Probiotic bacteria can protect from ovariectomy (ovx)-induced bone loss in mice. Akkermansia muciniphila is considered to have probiotic potential due to its beneficial effect on obesity and insulin resistance. The purpose of the present study was to determine if treatment with pasteurized Akkermansia muciniphila (pAkk) could prevent ovx-induced bone loss. Mice were treated with vehicle or pAkk for 4 wk, starting 3 days before ovx or sham surgery. Treatment with pAkk reduced fat mass accumulation confirming earlier findings. However, treatment with pAkk decreased trabecular and cortical bone mass in femur and vertebra of gonadal intact mice and did not protect from ovx-induced bone loss. Treatment with pAkk increased serum parathyroid hormone (PTH) levels and increased expression of the calcium transporter Trpv5 in kidney suggesting increased reabsorption of calcium in the kidneys. Serum amyloid A 3 (SAA3) can suppress bone formation and mediate the effects of PTH on bone resorption and bone loss in mice and treatment with pAkk increased serum levels of SAA3 and gene expression of Saa3 in colon. Moreover, regulatory T cells can be protective of bone and pAkk-treated mice had decreased number of regulatory T cells in mesenteric lymph nodes and bone marrow. In conclusion, treatment with pAkk protected from ovx-induced fat mass gain but not from bone loss and reduced bone mass in gonadal intact mice. Our findings with pAkk differ from some probiotics that have been shown to protect bone mass, demonstrating that not all prebiotic and probiotic factors have the same effect on bone.
  • Lensu, Sanna; Pariyani, Raghunath; Mäkinen, Elina; Yang, Baoru; Saleem, Wisam; Munukka, Eveliina; Lehti, Maarit; Driuchina, Anastasiia; Linden, Jere; Tiirola, Marja; Lahti, Leo; Pekkala, Satu (2020)
    Understanding the importance of the gut microbiota (GM) in non-alcoholic fatty liver disease (NAFLD) has raised the hope for therapeutic microbes. We have shown that high hepatic fat content associated with low abundance of Faecalibacterium prausnitzii in humans and, further, the administration of F. prausnitzii prevented NAFLD in mice. Here, we aimed at targeting F. prausnitzii by prebiotic xylo-oligosaccharides (XOS) to treat NAFLD. First, the effect of XOS on F. prausnitzii growth was assessed in vitro. Then, XOS was supplemented or not with high (HFD, 60% of energy from fat) or low (LFD) fat diet for 12 weeks in Wistar rats (n = 10/group). XOS increased F. prausnitzii growth, having only a minor impact on the GM composition. When supplemented with HFD, XOS ameliorated hepatic steatosis. The underlying mechanisms involved enhanced hepatic beta-oxidation and mitochondrial respiration. Nuclear magnetic resonance (H-1-NMR) analysis of cecal metabolites showed that, compared to the HFD, the LFD group had a healthier cecal short-chain fatty acid profile and on the HFD, XOS reduced cecal isovalerate and tyrosine, metabolites previously linked to NAFLD. Cecal branched-chain fatty acids associated positively and butyrate negatively with hepatic triglycerides. In conclusion, XOS supplementation can ameliorate NAFLD by improving hepatic oxidative metabolism and affecting GM.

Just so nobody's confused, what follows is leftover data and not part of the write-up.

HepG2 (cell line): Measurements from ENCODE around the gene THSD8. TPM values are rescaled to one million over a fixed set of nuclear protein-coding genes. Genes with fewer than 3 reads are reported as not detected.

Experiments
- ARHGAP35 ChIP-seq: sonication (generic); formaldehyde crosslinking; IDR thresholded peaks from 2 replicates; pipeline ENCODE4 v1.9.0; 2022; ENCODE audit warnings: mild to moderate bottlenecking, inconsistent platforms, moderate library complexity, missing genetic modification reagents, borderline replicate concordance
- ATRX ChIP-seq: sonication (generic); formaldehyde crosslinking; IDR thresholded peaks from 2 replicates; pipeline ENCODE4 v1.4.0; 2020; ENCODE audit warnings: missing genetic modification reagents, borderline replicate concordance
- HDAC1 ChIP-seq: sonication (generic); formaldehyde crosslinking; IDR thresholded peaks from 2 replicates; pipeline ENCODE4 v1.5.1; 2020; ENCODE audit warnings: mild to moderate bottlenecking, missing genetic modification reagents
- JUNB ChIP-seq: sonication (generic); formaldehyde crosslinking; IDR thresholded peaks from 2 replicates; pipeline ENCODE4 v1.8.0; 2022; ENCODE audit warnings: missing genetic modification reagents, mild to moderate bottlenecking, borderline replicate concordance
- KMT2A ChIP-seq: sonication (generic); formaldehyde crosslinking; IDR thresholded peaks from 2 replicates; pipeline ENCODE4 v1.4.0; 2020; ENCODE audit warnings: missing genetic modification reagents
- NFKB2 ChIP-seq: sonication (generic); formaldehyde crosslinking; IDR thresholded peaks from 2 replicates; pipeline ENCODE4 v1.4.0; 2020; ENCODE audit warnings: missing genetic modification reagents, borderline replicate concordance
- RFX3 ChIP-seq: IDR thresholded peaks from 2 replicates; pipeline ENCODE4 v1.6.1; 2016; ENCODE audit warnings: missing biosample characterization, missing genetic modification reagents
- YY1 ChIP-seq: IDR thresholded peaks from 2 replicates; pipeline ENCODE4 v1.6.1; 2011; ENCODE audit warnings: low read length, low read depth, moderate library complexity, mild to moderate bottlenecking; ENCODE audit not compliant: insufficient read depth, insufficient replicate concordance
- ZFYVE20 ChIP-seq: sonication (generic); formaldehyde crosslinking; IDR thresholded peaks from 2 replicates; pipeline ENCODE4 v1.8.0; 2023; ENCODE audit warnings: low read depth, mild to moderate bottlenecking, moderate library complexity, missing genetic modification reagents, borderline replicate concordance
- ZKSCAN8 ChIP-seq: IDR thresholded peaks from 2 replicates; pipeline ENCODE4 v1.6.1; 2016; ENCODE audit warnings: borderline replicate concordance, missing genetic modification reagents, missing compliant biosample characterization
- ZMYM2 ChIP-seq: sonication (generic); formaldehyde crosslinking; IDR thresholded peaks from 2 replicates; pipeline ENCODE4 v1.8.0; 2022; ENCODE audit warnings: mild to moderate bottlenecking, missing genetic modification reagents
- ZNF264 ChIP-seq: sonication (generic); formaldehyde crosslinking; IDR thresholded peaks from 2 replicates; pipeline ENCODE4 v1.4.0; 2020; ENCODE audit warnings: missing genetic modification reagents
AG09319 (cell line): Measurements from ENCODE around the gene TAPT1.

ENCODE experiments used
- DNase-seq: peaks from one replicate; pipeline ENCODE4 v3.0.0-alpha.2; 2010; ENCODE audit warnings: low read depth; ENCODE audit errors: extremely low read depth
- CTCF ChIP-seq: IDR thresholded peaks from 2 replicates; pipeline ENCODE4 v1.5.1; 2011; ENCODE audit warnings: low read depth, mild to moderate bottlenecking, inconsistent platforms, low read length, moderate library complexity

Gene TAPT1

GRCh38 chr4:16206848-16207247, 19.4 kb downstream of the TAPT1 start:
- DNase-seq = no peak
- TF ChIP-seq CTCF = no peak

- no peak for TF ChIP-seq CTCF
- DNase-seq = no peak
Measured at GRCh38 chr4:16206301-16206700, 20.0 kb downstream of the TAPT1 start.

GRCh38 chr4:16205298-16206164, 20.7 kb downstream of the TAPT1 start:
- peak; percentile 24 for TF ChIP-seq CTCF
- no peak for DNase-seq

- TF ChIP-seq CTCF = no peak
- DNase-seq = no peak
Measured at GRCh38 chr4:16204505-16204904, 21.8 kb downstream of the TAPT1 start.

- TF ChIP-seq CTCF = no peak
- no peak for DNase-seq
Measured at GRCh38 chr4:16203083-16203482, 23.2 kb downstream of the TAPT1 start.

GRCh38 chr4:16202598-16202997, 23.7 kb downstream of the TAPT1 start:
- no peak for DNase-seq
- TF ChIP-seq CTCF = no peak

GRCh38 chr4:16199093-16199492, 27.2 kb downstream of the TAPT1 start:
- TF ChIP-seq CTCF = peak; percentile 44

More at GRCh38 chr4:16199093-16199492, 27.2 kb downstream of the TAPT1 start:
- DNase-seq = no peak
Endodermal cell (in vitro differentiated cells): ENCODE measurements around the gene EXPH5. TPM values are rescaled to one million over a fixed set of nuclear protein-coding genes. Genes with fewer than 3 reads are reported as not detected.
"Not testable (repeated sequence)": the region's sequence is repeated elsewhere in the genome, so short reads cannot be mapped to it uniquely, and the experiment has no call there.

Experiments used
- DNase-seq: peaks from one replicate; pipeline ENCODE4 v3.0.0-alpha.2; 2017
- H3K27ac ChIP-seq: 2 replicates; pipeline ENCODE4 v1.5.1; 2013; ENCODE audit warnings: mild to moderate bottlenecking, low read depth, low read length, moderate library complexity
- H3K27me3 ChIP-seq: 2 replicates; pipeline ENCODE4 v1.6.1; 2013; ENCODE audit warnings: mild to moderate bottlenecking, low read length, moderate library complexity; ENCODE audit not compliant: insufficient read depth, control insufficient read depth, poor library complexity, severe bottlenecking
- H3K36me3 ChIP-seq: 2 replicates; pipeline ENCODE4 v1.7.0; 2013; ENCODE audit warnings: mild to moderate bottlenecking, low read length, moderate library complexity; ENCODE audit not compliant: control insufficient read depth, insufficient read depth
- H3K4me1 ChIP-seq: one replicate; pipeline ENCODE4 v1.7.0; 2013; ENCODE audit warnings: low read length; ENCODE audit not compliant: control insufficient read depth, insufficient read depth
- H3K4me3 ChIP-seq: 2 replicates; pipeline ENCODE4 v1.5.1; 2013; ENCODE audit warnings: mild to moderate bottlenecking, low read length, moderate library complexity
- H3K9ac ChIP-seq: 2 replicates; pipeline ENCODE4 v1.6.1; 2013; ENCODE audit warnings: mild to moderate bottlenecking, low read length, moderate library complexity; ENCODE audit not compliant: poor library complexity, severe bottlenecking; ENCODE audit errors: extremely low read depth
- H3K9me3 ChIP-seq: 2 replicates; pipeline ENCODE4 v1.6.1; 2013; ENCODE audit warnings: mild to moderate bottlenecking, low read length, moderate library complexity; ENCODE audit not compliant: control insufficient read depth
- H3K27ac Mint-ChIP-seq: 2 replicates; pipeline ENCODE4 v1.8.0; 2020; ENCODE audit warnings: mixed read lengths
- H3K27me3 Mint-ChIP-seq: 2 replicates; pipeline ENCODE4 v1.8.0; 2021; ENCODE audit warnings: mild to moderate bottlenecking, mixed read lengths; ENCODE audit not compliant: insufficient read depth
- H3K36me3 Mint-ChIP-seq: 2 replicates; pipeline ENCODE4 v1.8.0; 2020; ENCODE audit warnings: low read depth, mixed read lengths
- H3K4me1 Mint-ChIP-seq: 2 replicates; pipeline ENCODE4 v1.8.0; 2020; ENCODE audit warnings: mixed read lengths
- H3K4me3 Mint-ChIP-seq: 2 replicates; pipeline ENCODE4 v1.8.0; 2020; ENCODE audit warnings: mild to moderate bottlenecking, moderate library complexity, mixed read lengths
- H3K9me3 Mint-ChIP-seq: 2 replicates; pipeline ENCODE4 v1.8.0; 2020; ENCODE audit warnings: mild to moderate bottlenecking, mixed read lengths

• Viitaharju, Janika (Helsingin yliopisto, 2020)
    OBJECTIVES. The association between prenatal maternal stress and adverse health and developmental offspring outcomes has been long known but explanations for this association remain insufficient. One of the most recent suggestions is gut microbiota. Only a few studies with many limitations have concentrated on the association between prenatal stress and offspring gut microbiota. The aim of this study is to conduct a large scale study with follow-up covering the whole infancy, and to test whether the association differs between girls and boys. METHODS. This study’s sample consists of 825 mothers and their infants from HELMi cohort. Prenatal maternal stress is measured with self-report questionnaire, and infant gut microbiota from fecal samples. 16S rRNA sequencing is used in analyzing the microbiota. RESULTS. High stress group had lower alpha-diversity than low stress group at 3 weeks. No differences were found in richness and beta-diversity. Several phylum, family, and genus level bacteria were associated with prenatal stress. Regarding sex differences, no differences were found in richness or in alpha- or beta-diversity. However, in phylum, family, and genus level bacterial relative abundances, more associations were found in boys than in girls. CONCLUSION. Overall the findings in this study were contradicting compared to previous findings. There was indication that there is no clear association between prenatal stress and infant overall microbiota composition. Also, the association regarding bacterial abundances could decline over age, and the association might be stronger in boys. However, not very consistent conclusions can be made based on research conducted so far.
  • EFSA Panel on Nutrition, Novel Foods and Food Allergens (NDA); Turck, Dominique; Heinonen, Marina (2021)